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Some Aspects of Maine Workers' Compensation Law, The Workers'
Compensation Board, And Attorney Advocates

Condensed Draft ...
(1.) Some Aspects of Maine Workers' Compensation Law

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The general mission of the Maine Workers' Compensation Board i...
(1.) Some Aspects of Maine Workers' Compensation Law

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Background (Continued): Workers' Compensation Law in Maine
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Inj...
(1.) Some Aspects of Maine Workers' Compensation Law

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Background (Continued): Workers' Compensation Law in Maine
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If ...
(1.) Some Aspects of Maine Workers' Compensation Law

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An employee should report an injury as soon as ...
(1.) Some Aspects of Maine Workers' Compensation Law
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If an injured employee needs treatment while an employer disput...
(1.) Some Aspects of Maine Workers' Compensation Law
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Compensation Rate (Continued)
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If injured between 1/1/93 a...
(1.) Some Aspects of Maine Workers' Compensation Law
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New / Alternative Work Decision Points: Employees
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An employee m...
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Draft Condensed Summary Maine Workers' Compensation Law by Adam Daley Wilson

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A Draft Condensed Summary of Maine Workers' Compensation Law and Process By Adam Daley Wilson | Please Do Not Distribute Without Permission from Adam Daley Wilson

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Transcript of "Draft Condensed Summary Maine Workers' Compensation Law by Adam Daley Wilson"

  1. 1. Some Aspects of Maine Workers' Compensation Law, The Workers' Compensation Board, And Attorney Advocates Condensed Draft Outline by Adam Daley Wilson. Please do not distribute this draft without permission.
  2. 2. (1.) Some Aspects of Maine Workers' Compensation Law ● ● The general mission of the Maine Workers' Compensation Board is to serve the employees and the employers of Maine fairly and efficiently by ensuring compliance with Maine's workers' compensation laws, ensuring the prompt delivery of benefits that are legally due, promoting the prevention of disputes, utilizing dispute resolution to reduce litigation, and facilitating labor-management cooperation. The 125th Maine Legislature enacted LD 1913, effective in part on August 30, 2012, with the remainder effective in part on January 1, 2013. This new law has been described as the first major workers' compensation reform in 20 years in Maine. The changes will be summarized in a later slide. ● Maine's Worker's Compensation Law is statutory as well as set forth in rules and regulations. ● Background Facts About Maine's Workers' Compensation Laws and its Workers' Compensation Board: – See Glossary of Frequently Used Terms of Art (a later slide) – Workers' Compensation is a type of insurance provided by an employer to its employees. It provides benefits to employees who suffer injuries on the job. These benefits include: – Weekly payments for lost time from work because of an injury, Payment of medical bills, prescriptions, and related costs, Payment for the loss of a specific body part, Payment of the cost of vocational rehabilitation (job retraining, job placement), and Payment of death benefits to the dependents of a worker whose death was work related. – (continued)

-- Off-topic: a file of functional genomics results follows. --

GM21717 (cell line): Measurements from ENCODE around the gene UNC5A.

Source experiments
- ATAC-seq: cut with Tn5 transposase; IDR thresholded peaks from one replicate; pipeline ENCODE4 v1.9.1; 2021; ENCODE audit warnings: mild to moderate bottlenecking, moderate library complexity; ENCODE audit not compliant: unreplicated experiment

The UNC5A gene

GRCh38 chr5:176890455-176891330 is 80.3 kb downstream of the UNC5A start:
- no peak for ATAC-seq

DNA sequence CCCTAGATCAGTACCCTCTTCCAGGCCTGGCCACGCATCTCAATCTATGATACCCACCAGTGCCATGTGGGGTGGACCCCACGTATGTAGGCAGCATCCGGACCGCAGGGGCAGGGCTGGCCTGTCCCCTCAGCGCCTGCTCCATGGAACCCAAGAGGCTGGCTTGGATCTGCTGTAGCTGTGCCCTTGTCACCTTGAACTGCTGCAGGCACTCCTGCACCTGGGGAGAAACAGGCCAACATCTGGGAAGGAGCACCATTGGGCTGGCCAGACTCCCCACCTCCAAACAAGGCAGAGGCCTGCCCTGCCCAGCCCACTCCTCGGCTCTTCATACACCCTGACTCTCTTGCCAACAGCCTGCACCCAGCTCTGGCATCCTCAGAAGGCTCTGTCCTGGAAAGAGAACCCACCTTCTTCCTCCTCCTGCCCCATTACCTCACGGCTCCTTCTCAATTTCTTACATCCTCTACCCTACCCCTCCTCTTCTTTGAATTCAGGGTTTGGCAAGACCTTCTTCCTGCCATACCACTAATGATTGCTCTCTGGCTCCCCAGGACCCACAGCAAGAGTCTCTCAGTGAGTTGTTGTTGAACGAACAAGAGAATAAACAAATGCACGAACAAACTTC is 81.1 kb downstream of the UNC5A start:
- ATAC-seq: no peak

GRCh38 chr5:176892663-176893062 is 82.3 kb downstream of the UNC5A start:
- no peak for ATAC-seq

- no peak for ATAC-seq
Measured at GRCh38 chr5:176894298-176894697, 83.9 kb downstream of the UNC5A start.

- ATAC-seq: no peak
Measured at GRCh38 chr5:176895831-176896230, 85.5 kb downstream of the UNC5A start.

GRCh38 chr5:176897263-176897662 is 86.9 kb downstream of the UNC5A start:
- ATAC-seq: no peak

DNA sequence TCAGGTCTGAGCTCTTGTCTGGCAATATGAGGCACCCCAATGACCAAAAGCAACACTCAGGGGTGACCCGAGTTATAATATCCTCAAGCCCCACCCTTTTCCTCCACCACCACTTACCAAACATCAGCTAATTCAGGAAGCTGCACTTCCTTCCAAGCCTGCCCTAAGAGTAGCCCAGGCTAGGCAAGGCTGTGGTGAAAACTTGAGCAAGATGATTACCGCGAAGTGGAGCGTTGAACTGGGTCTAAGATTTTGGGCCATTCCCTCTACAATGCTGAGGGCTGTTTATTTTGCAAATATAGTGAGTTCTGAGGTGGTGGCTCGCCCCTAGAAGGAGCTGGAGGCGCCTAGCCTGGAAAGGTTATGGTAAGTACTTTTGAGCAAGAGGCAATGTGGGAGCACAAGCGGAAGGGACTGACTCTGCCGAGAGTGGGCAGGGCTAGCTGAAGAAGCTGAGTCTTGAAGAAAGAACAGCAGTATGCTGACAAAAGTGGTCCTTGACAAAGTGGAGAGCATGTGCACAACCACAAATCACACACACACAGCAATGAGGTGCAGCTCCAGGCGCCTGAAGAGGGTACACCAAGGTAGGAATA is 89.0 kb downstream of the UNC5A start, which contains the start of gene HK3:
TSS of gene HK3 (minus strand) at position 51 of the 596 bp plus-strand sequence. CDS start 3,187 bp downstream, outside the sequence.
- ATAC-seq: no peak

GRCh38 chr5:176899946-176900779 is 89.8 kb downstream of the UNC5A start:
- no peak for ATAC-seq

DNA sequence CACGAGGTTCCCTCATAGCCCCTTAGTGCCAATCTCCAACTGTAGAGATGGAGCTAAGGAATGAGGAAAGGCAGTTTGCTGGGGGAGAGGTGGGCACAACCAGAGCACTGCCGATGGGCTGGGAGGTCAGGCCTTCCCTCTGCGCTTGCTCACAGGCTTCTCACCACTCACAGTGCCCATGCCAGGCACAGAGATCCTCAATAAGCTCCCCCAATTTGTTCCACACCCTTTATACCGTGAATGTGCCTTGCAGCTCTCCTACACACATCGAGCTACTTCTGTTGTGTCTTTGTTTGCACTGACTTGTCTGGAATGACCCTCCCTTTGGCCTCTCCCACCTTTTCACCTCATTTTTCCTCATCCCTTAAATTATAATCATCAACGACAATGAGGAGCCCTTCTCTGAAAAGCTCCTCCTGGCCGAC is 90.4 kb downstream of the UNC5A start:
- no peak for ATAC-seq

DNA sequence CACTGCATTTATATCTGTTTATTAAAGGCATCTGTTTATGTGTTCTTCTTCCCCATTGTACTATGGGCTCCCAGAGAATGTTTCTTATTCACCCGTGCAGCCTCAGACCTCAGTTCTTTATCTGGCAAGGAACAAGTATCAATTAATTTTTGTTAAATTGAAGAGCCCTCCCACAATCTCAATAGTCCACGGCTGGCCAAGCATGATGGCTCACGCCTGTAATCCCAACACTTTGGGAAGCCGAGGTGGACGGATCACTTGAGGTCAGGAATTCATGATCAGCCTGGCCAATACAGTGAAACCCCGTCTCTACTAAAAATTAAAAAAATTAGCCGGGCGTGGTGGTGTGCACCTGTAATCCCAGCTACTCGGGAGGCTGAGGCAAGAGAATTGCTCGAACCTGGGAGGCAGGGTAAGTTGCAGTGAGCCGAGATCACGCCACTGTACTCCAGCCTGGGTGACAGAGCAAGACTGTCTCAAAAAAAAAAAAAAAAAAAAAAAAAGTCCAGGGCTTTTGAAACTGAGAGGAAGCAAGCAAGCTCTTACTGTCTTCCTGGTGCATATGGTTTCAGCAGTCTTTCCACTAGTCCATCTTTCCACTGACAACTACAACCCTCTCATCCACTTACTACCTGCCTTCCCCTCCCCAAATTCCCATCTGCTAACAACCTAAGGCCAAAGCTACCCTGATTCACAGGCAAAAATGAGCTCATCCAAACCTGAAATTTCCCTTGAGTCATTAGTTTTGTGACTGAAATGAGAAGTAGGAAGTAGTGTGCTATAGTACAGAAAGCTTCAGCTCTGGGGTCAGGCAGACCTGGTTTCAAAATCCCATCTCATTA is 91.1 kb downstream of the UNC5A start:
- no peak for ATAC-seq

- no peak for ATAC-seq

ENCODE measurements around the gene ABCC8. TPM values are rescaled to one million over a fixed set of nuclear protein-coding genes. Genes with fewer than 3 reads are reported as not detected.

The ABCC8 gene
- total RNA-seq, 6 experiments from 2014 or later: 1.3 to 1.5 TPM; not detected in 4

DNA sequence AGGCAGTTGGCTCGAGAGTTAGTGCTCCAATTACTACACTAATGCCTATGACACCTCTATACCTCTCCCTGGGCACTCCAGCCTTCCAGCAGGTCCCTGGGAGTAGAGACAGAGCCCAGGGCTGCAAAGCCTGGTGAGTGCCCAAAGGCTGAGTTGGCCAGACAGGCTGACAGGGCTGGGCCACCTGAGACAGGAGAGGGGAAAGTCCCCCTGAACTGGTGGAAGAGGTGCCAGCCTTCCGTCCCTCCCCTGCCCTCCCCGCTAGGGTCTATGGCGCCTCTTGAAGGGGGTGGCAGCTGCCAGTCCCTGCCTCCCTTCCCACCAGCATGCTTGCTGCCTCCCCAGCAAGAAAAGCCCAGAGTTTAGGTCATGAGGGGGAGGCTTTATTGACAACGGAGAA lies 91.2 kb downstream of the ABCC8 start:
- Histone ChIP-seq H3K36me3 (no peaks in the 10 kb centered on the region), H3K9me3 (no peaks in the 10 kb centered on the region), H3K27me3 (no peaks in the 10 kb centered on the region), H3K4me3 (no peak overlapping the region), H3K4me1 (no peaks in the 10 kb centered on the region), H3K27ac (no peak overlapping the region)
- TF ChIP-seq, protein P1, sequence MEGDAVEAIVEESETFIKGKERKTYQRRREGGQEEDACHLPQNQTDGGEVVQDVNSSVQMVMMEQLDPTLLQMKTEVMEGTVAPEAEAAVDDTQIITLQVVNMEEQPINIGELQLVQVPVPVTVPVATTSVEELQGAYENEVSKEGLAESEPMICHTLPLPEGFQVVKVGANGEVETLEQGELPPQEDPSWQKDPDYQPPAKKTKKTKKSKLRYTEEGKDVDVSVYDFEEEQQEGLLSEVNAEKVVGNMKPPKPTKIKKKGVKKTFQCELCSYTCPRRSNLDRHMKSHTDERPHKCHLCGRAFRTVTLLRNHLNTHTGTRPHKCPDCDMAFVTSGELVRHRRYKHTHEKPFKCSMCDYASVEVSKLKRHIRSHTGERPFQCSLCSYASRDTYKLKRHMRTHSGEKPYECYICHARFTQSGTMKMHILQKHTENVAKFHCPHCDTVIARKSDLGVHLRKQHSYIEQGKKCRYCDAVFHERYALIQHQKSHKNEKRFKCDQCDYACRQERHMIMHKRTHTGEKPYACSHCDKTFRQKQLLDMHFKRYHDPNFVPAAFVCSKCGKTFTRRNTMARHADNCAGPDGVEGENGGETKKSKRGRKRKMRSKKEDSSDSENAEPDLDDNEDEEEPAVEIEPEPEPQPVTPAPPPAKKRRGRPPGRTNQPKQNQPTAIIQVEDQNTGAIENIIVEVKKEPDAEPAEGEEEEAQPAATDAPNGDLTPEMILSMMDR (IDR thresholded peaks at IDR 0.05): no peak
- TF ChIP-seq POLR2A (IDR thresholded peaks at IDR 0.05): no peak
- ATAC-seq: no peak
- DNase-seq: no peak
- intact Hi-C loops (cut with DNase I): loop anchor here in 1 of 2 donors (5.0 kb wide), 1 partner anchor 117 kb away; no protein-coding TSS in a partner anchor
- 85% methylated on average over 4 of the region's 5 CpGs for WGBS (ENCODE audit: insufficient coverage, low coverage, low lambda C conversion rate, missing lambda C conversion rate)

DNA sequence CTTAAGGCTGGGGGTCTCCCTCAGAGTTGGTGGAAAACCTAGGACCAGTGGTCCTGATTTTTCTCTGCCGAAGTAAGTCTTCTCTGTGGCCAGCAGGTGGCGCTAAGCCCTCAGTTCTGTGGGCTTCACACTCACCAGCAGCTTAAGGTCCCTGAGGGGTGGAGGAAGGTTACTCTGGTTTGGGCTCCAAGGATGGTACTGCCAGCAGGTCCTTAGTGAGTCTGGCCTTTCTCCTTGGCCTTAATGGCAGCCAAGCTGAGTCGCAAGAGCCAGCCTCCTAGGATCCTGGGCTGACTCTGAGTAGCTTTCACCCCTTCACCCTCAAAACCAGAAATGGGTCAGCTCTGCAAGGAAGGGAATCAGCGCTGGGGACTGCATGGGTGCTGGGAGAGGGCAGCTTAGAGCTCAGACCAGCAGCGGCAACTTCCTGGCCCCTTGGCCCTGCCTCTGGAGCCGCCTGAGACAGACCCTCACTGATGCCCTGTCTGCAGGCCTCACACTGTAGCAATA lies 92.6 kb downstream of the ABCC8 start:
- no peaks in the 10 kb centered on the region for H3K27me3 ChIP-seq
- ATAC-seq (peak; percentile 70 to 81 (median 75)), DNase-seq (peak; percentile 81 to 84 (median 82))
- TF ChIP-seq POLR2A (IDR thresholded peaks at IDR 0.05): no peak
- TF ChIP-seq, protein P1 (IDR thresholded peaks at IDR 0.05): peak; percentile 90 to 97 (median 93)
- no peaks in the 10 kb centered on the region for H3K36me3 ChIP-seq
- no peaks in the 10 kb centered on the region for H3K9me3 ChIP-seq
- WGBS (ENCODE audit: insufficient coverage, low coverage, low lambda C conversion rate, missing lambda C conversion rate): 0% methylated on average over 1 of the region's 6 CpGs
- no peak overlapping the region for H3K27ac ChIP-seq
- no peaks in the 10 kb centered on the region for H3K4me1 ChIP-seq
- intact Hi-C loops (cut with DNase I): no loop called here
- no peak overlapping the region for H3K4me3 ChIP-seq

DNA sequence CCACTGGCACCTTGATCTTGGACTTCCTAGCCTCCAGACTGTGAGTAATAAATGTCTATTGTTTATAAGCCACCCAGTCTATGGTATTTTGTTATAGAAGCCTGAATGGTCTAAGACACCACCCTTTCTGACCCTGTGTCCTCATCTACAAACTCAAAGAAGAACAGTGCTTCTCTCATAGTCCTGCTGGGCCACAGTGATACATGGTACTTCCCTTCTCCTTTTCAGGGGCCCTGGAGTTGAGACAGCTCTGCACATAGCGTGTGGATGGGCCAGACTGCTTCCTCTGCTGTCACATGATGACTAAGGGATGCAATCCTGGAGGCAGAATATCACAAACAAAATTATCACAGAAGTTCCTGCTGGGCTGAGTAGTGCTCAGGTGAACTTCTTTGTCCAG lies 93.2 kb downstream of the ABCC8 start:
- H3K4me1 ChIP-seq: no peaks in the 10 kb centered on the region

3. 3. (1.) Some Aspects of Maine Workers' Compensation Law ● Background (Continued): Workers' Compensation Law in Maine – Injured employees must take certain steps if they are injured at work: ● ● ● – Employee must tell an employer (a supervisor or someone from management) of injury within 30 days of injury; If employer has selected a health care provider, employee must go there for the first ten days of treatment; If employee wants to change health care providers after the first ten days, employee must notify employer, and also tell employer the name of the new health care provider; Employers must do the following when an employee notifies them of an injury: ● Employer must fill out a First Report of Injury, giving the employee a copy; and ● Employer must pay the employee's time for lost time within 14 days; ● ● Or, the Employer must send a Notice of Controversy to the employee and to the Workers' Compensation Board if the employer does not want to pay the employee's medical bills and/or lost time benefits. (continued)
  4. 4. (1.) Some Aspects of Maine Workers' Compensation Law ● Background (Continued): Workers' Compensation Law in Maine – If there is a dispute about whether an employer must pay an employee injury claim: ● A WCB Troubleshooter will contact the employee, to try to resolve the dispute; ● If the Troubleshooter cannot resolve the dispute, a mediation will be held; ● If mediation does not resolve the dispute, the employee may request a formal hearing; ● Qualified injured workers are entitled to the services of a Worker Advocate Worker Advocates help injured workers prepare for mediation and formal hearings. The following pages flesh out this broad overview of Maine Workers' Compensation Law. – ●